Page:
As the sun rises and sets on the shore of Lake St. Clair, it illuminates a historic mansion surrounded by 87 acres of gardens, meadows, and lagoons. The light catches the elm and sugar maple trees, blue lilacs, and other local florae, treating guests to the same idyllic views that Edsel Ford—the only son of Henry Ford—used to enjoy with his wife, Eleanor Clay Ford, and their children. Built in 1929 and now open to the general public, this historic house and its surrounding grounds give visitors a glimpse into the everyday lives of one of America's most prominent families.
Edsel and Eleanor Ford were renowned for their progressive design tastes and support of the arts, and these forward-thinking sensibilities are readily apparent throughout their Gaukler Point home. Detroit architect Albert Kahn chose to characterize it as a cozy escape from city life by recreating the aesthetic of a Cotswold village cottage, complete with stone roofs, vine-covered walls, and lead-paned windows. But the Ford's decidedly modern style is still visible—for every antique and stuffed and mounted Model T, guests can also spot the sleek, custom-made furnishings and leather-paneled walls recommended by interior designer Walter Teague. The acres outside those walls were shaped with equal care by renowned landscape architect Jens Jensen, who chose to accentuate the area's natural beauty without giving any indication of manmade interference.
Of course, the Ford House would be incomplete without the invention that made the Ford name—the automobile. Reflecting that legacy and Edsel's own passion for designing vehicles, the garage houses a 1934 Brewster Town Car, a 1938 Lincoln K Brunn Brougham, and a 1941 Lincoln Continental Cabriolet, each of which was customized to Edsel's specifications. The crown jewel of the exhibited collection—when it is not being displayed at car shows and museums across the country—is Edsel's treasured 1934 Model 40 Special Speedster, a vehicle that he personally spent years conceptualizing and then refining into a sleek, aluminum-bodied roadster.
A nonprofit organization, Midwest Freefall Sport Parachute Club aims to instill a love for skydiving in each person who steps into its 17-place Jet-Prop Cessna Grand Caravan, which elevates jumpers to more than 13,000 feet above the southeast Michigan countryside. Tandem jumps allow thrill-seekers to harvest cotton candy from clouds as seasoned instructors take care of dive essentials, including parachute deployment. For those who want to learn more, seven levels of free-fall training transform novices into experienced jumpers who can take solo dives. Before their second jump, skydivers become members of Midwest's club, which hosts social gatherings that debate the merits of traveling down stairs by parachute. Midwest Freefall Sport Parachute Club embraces the standards and procedures established by the United States Parachute Association to help ensure safety during all of its dives.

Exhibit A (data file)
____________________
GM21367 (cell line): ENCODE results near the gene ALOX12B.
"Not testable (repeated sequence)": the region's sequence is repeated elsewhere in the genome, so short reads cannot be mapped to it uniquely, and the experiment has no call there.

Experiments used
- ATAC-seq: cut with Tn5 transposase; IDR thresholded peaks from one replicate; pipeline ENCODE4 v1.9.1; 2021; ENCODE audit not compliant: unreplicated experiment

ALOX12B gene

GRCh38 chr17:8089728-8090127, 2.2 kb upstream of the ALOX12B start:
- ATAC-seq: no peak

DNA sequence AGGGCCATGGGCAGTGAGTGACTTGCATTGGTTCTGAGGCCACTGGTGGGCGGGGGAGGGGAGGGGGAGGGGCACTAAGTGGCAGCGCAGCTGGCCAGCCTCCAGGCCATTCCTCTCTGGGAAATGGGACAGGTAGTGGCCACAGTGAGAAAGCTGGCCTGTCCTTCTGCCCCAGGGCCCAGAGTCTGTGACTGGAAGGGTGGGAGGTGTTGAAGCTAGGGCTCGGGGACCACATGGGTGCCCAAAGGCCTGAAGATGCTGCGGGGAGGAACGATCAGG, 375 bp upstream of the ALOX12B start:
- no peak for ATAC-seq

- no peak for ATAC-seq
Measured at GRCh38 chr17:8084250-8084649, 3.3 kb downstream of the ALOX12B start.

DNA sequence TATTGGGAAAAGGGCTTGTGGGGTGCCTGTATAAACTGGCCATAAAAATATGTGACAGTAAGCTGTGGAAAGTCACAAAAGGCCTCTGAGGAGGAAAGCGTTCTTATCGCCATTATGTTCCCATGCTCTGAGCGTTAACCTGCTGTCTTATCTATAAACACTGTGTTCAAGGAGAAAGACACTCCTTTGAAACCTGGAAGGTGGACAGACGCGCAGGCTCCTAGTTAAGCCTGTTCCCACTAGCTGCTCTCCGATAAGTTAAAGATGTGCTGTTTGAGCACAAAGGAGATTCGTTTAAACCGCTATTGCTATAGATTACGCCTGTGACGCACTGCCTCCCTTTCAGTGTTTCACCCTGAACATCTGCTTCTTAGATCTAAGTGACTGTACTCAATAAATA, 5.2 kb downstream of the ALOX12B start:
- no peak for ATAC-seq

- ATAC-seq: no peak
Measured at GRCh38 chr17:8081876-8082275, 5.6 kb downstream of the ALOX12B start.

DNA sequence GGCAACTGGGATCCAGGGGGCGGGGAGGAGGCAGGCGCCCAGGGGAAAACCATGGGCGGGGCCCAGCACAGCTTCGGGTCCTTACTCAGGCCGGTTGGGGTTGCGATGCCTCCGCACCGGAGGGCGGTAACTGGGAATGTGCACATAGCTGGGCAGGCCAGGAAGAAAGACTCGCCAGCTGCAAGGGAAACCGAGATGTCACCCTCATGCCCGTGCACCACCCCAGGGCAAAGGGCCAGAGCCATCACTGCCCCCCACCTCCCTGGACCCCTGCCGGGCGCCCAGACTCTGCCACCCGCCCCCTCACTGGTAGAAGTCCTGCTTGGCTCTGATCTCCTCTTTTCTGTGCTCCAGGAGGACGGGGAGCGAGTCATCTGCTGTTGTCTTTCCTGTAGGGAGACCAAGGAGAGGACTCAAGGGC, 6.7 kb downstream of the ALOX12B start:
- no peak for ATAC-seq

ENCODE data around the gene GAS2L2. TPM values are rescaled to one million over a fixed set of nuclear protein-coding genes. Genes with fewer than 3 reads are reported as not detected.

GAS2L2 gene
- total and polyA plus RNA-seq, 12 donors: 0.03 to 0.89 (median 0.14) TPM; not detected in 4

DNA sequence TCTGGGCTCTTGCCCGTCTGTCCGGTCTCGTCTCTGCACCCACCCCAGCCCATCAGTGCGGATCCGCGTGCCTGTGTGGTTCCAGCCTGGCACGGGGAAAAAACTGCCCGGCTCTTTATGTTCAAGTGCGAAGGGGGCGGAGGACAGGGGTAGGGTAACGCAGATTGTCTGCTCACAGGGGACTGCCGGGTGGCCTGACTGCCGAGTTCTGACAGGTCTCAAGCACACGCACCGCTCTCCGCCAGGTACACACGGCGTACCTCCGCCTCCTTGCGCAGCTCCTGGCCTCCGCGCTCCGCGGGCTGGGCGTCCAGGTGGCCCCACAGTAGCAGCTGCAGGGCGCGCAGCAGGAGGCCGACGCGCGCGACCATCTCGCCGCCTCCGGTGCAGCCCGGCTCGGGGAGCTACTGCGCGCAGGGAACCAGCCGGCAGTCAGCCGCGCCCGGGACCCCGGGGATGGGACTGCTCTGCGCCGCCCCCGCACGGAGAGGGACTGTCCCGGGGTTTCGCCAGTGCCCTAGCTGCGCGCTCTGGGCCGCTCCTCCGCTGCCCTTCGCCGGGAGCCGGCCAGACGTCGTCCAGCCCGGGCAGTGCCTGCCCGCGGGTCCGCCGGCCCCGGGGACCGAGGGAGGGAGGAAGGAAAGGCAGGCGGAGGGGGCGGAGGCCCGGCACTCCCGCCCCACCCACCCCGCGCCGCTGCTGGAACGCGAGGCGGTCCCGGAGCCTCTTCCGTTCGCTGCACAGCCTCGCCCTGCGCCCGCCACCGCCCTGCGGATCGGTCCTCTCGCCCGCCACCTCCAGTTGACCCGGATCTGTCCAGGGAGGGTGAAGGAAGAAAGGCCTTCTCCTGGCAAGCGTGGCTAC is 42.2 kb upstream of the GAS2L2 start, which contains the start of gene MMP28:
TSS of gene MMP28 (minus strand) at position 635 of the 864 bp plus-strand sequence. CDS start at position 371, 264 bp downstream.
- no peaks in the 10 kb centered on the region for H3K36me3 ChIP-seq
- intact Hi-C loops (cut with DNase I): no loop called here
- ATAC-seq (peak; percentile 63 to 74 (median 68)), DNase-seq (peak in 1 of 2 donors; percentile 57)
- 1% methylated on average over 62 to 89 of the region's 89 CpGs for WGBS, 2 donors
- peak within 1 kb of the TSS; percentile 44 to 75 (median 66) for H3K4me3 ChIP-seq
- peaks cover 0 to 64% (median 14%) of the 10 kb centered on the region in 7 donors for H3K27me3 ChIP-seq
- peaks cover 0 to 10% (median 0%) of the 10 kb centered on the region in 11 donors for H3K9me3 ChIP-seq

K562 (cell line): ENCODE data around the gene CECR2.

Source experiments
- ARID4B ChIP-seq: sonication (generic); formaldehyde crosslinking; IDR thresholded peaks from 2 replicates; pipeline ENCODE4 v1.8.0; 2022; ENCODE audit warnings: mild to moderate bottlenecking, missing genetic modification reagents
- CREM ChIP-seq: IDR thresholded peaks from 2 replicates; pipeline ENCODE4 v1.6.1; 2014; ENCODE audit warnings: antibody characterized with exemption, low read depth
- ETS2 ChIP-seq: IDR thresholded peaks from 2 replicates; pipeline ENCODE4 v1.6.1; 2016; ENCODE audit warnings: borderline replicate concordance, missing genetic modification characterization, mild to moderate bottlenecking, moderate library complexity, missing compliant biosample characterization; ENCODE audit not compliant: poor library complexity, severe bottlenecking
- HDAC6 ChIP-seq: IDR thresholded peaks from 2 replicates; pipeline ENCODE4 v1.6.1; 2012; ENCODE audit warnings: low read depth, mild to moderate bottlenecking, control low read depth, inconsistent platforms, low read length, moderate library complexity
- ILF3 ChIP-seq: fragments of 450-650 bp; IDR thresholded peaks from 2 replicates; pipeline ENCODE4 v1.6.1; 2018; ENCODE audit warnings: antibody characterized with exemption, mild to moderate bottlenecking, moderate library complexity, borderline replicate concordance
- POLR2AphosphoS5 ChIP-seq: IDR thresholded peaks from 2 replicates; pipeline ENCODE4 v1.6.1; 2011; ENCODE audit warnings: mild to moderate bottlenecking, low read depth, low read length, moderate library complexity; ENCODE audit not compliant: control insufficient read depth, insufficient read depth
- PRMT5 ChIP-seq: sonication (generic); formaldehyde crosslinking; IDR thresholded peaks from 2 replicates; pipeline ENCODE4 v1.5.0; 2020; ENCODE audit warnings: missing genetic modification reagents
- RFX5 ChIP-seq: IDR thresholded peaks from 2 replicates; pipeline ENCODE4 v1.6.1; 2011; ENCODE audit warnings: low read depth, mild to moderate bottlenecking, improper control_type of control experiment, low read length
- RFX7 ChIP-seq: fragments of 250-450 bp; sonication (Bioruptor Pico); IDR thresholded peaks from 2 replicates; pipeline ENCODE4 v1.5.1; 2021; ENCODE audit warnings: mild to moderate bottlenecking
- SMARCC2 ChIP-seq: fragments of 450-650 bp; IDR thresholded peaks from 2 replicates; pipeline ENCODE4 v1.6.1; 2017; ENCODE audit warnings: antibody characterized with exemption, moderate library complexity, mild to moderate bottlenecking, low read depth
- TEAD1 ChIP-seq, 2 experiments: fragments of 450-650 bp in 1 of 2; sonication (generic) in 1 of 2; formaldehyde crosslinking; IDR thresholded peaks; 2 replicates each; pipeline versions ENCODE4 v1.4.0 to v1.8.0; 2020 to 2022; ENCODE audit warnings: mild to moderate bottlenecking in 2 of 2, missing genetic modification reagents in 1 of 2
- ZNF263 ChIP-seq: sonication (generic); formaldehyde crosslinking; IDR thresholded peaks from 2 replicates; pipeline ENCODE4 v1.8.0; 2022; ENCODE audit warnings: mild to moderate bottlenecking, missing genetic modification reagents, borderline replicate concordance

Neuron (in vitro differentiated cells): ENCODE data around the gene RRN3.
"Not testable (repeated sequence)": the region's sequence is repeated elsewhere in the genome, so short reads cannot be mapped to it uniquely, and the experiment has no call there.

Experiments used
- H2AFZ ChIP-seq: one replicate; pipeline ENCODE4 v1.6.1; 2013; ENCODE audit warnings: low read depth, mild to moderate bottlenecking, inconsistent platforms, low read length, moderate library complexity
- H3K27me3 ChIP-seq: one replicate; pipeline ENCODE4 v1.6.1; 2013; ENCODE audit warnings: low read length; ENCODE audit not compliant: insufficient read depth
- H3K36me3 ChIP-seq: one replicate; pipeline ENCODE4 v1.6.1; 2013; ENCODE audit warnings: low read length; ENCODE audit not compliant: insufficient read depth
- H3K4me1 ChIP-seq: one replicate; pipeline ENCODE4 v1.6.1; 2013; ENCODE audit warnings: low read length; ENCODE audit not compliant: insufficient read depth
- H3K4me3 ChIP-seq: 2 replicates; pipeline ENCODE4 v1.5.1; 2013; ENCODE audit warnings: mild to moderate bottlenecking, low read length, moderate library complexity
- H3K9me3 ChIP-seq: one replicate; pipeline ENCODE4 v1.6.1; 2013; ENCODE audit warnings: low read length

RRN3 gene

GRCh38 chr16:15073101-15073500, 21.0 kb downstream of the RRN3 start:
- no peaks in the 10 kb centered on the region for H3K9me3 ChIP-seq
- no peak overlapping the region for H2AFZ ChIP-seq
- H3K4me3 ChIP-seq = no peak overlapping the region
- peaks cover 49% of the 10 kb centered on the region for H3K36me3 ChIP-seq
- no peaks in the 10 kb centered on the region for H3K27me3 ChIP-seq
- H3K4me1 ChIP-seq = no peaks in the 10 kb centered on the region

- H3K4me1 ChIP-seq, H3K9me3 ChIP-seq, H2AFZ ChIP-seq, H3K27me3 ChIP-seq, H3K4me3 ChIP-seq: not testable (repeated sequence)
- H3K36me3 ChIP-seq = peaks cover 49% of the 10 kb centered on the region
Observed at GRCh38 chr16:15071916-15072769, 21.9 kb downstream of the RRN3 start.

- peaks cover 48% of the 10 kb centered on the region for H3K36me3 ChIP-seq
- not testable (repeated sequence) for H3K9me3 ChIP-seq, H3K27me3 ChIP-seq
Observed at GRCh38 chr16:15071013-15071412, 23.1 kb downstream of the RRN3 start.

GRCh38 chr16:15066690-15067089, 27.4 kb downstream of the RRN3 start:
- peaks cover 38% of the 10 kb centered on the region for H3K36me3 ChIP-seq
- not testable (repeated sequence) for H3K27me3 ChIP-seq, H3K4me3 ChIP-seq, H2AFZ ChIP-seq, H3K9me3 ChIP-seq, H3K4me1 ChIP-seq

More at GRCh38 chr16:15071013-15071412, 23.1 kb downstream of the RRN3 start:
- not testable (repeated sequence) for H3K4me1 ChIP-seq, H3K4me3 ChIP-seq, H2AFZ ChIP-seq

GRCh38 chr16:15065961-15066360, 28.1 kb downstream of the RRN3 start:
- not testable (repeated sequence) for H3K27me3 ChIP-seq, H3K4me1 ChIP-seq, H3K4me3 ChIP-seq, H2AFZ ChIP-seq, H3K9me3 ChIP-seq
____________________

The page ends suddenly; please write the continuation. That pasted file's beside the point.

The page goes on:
Board the award-winning, 138-foot, three-decked Ovation yacht for an evening of gourmet dining and DJ-spun sounds atop a water-defiant vessel. As you fill your eyes with the bobbing Detroit skyline and watch the sky-orange drench ripply waters in its juicy rays, fill your belly with an array of hors d'oeuvres, including cheese and fruit, white-cheddar pasta with grilled chicken breast, beef tenderloin with cambozola cheese, various desserts, coffee, and more. Bite-sized edibles pair swimmingly with two complimentary drinks, with more available from a full-service cash bar. At 11 p.m., the boat will park for a half-hour dockside float to cap off the first half of the evening, and to ease the strain on hardworking open waters exhausted from keeping the heavy ship afloat.
With 10 total locations—each packed with cardio and strength-training equipment as well as a wealth of classes—Metro Family Fitness makes it easy to get in shape. Several locations are women-only, granting members a comfortable environment to work out in as they boost muscle tone, burn calories. Classes such as boot camps, yoga, and zumba help increase their heart rate in far safer methods than watching horror movies for 48 hours straight.
The collection of ramps and half pipes inside Landslide Skate Park's 22,000-square-foot indoor skate facility offers a year-round haven for skaters of all skill levels. During private, group, or open-skate lessons, students master the nuances of kick-flips as experienced skaters demonstrate tricks and retired skateboards deliver instructive lectures. The park's foam pit provides a soft, cushy landing for skaters to practice aerial maneuvers without fear of injury, and a slew of private party rooms, flush with snacks and foosball, host birthday celebrations. Serious skaters can purchase top-of-the-line gear and apparel from brands such as Zero, Habitat, and Alien Workshop in the pro shop, or invest in a park membership for discounted access to the park and lessons without having to disguise yourself as Tony Hawk's legal guardian.